Every month since May, our General Manager, Sydney Mwamba, and Sister Clarina Ndona, head of the Mama Bakhita, with Henry Mubati, driver for Mama Bakhita, purchased and distributed a month’s worth of food to the 24 families. 

2750 lbs. Cornmeal 
110 lbs. Beans  
110 lbs. Dried fish  
84 liters Cooking oil  
210 lbs. Sugar   
110 lbs. Sweet potatoes 
40 Cabbages  
24 bags Charcoal  –
Sanitizer, masks, gloves, soap  

That is a lot of food! We were overjoyed that people have been donating generously to this project. It has become an ongoing drive, once a month for at least few months, until people can resume their livelihoods. So, we turn once again, to our kind supporters.

$20 feeds one family for a week, $80 for a month

$60 feeds three families for a week, $240 for a month

$100 feeds five families for a week,  $400 for a month

Hand-outs are not my first choice when confronted with economic hardship. I prefer to support local organizations, such as the Mama Bakhita Cheshire Center for Disabled Children. We have promoted economic opportunities like the Zambezi Doll Company , and M’pekala, Sr. Immaculata Mulyei’s Sisal Project for rural women. We have sought and provided educational sponsors for other children in these same families. Our efforts are personal and limited to a small community in Livingstone. We know and trust each other.

You could say that the AACDP prefers to teach people to fish rather than give them fish, but these days fish are needed.

To support this effort click the DONATE button on the top right side bar of our website. We hope that you will consider another donation of any size to see this food drive through the next difficult months. Another option is a recurring gift, through PayPal or Zelle, if you have on line Bill Pay. As little as $10 a month, that helps the AACDP continue its projects through good times and bad.

These dollars go a long way in Zambia. Your gift will make a great impact on the lives in this small community.

Thank you!

Zambezi Doll Cooperative

{ 0 comments }

M’Pekala (Where We Live)

by Marsha Winsryg

M’Pekala is the name that the 10 women have given to their economic initiative project making sisal bags. It refers to the fact that they are able to add to the prosperity of their community by fashioning and selling these products and not only by their traditional agricultural work.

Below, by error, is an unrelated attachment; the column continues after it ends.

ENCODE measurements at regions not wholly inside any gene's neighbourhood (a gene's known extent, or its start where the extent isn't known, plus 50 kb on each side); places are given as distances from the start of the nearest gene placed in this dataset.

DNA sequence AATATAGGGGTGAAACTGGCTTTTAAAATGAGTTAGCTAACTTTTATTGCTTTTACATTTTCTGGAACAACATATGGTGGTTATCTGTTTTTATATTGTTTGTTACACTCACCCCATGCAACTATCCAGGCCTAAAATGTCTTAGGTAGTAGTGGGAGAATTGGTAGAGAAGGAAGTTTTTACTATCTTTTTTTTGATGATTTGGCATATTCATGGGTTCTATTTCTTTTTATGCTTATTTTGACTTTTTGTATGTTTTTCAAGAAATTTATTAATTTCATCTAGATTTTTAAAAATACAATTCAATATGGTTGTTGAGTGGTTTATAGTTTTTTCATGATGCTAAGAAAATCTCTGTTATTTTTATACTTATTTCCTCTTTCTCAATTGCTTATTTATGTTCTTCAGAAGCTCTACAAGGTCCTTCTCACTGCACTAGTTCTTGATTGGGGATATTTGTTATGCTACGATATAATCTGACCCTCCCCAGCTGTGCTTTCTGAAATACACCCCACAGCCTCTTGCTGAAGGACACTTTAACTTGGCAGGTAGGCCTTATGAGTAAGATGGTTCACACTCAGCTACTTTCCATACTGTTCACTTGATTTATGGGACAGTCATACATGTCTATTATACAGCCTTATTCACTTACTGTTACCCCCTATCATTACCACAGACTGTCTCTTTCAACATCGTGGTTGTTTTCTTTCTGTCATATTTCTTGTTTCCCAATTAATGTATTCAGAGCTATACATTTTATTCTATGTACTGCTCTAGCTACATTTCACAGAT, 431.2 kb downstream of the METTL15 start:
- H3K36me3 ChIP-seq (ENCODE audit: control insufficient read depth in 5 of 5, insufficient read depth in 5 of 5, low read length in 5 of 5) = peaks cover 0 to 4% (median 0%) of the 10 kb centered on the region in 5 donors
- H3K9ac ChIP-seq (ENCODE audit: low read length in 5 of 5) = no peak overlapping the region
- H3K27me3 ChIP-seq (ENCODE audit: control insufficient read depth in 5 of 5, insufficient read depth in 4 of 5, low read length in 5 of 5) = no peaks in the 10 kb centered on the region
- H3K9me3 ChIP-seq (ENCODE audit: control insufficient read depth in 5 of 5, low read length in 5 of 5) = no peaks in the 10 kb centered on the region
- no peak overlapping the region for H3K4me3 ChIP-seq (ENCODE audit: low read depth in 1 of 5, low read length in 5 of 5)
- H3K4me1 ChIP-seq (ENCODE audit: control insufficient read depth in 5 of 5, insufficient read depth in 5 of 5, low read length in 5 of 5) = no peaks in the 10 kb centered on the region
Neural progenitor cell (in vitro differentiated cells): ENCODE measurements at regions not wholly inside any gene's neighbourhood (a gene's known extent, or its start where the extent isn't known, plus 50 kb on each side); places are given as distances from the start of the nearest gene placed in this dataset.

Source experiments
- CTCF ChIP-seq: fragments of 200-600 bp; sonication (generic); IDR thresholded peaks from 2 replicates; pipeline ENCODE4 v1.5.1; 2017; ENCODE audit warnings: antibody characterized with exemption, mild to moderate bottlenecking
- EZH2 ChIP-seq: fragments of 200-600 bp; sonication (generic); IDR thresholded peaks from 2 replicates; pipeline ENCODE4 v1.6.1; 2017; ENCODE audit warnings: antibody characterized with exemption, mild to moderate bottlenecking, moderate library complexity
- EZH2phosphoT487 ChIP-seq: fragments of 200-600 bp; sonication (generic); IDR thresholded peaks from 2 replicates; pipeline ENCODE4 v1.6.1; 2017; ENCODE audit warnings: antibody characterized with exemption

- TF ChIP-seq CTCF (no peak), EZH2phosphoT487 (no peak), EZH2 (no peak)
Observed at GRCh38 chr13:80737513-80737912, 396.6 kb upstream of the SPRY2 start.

This project is the result of Sister Immaculata Mulyei, a Franciscan sister, who once lived in the region and is well aware of the difficulty these woman face earning cash money, being hours away from the nearest town.

Sister Immaculata Mulyei

Two groups from two villages have taken up her challenge to come up with a plan to manufacture a salable product. One group is making oil from a local nut, called mungongo in the local language and known as candlenut in English. M’Pekala was taught to make sisal baskets by master Zimba basket maker, who they hosted in their village for two weeks three years ago.

On the way to Sekute, the M’Pekala group’s village north of Livingstone

Then they planted sisal plants to make their baskets with. The beauty of this plant is that it needs no water. Drought has made their normal method of earning extra cash, raising meat animals, impossible. Sisal is a good solution, but it takes a long time to get big enough to harvest. Someday they won’t need to buy raw sisal, which they have difficulty finding.

Three women of M’Pekala with the young sisal plant, already three years old

Each winter season when they are through working in the fields, the women focus on weaving sisal bags and finding ways to add handles or lining. Each year, the quality improves, and the AACDP wants to offer them for sale on its website. The biggest problem right now is shipping the finished product to the US, because it costs a small fortune. The price to fedex 15 bags was $300! The local postal system was reliable until a year ago and now is almost defunct. That’s one hurdle to approach.